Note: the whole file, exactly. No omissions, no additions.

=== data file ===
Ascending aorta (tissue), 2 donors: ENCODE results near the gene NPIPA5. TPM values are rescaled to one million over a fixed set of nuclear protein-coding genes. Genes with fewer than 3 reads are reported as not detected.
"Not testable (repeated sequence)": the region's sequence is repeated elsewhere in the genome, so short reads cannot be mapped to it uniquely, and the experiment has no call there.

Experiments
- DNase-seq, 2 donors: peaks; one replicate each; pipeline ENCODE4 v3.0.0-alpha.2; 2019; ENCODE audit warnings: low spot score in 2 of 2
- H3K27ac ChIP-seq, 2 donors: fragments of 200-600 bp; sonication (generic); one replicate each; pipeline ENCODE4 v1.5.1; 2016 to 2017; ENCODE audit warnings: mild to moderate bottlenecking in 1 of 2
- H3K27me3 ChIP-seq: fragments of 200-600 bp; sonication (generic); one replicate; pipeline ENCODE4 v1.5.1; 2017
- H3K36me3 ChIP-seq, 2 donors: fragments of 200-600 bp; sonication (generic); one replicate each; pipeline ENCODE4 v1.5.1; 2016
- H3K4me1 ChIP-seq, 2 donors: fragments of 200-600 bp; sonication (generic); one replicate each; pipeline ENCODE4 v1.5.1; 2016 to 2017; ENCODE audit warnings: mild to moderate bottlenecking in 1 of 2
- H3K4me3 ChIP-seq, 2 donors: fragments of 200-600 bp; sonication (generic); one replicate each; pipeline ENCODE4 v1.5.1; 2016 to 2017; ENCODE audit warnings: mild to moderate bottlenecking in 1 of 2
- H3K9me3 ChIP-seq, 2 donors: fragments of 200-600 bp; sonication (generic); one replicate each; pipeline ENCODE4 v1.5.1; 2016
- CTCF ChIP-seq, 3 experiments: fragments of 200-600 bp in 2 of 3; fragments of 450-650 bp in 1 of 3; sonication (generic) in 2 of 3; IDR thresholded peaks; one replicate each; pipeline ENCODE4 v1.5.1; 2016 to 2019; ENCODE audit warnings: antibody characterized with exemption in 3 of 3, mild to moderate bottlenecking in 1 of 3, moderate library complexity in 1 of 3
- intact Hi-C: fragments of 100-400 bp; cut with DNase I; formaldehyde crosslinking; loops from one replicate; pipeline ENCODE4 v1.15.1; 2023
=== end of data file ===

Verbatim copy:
Ascending aorta (tissue), 2 donors: ENCODE results near the gene NPIPA5. TPM values are rescaled to one million over a fixed set of nuclear protein-coding genes. Genes with fewer than 3 reads are reported as not detected.
"Not testable (repeated sequence)": the region's sequence is repeated elsewhere in the genome, so short reads cannot be mapped to it uniquely, and the experiment has no call there.

Experiments
- DNase-seq, 2 donors: peaks; one replicate each; pipeline ENCODE4 v3.0.0-alpha.2; 2019; ENCODE audit warnings: low spot score in 2 of 2
- H3K27ac ChIP-seq, 2 donors: fragments of 200-600 bp; sonication (generic); one replicate each; pipeline ENCODE4 v1.5.1; 2016 to 2017; ENCODE audit warnings: mild to moderate bottlenecking in 1 of 2
- H3K27me3 ChIP-seq: fragments of 200-600 bp; sonication (generic); one replicate; pipeline ENCODE4 v1.5.1; 2017
- H3K36me3 ChIP-seq, 2 donors: fragments of 200-600 bp; sonication (generic); one replicate each; pipeline ENCODE4 v1.5.1; 2016
- H3K4me1 ChIP-seq, 2 donors: fragments of 200-600 bp; sonication (generic); one replicate each; pipeline ENCODE4 v1.5.1; 2016 to 2017; ENCODE audit warnings: mild to moderate bottlenecking in 1 of 2
- H3K4me3 ChIP-seq, 2 donors: fragments of 200-600 bp; sonication (generic); one replicate each; pipeline ENCODE4 v1.5.1; 2016 to 2017; ENCODE audit warnings: mild to moderate bottlenecking in 1 of 2
- H3K9me3 ChIP-seq, 2 donors: fragments of 200-600 bp; sonication (generic); one replicate each; pipeline ENCODE4 v1.5.1; 2016
- CTCF ChIP-seq, 3 experiments: fragments of 200-600 bp in 2 of 3; fragments of 450-650 bp in 1 of 3; sonication (generic) in 2 of 3; IDR thresholded peaks; one replicate each; pipeline ENCODE4 v1.5.1; 2016 to 2019; ENCODE audit warnings: antibody characterized with exemption in 3 of 3, mild to moderate bottlenecking in 1 of 3, moderate library complexity in 1 of 3
- intact Hi-C: fragments of 100-400 bp; cut with DNase I; formaldehyde crosslinking; loops from one replicate; pipeline ENCODE4 v1.15.1; 2023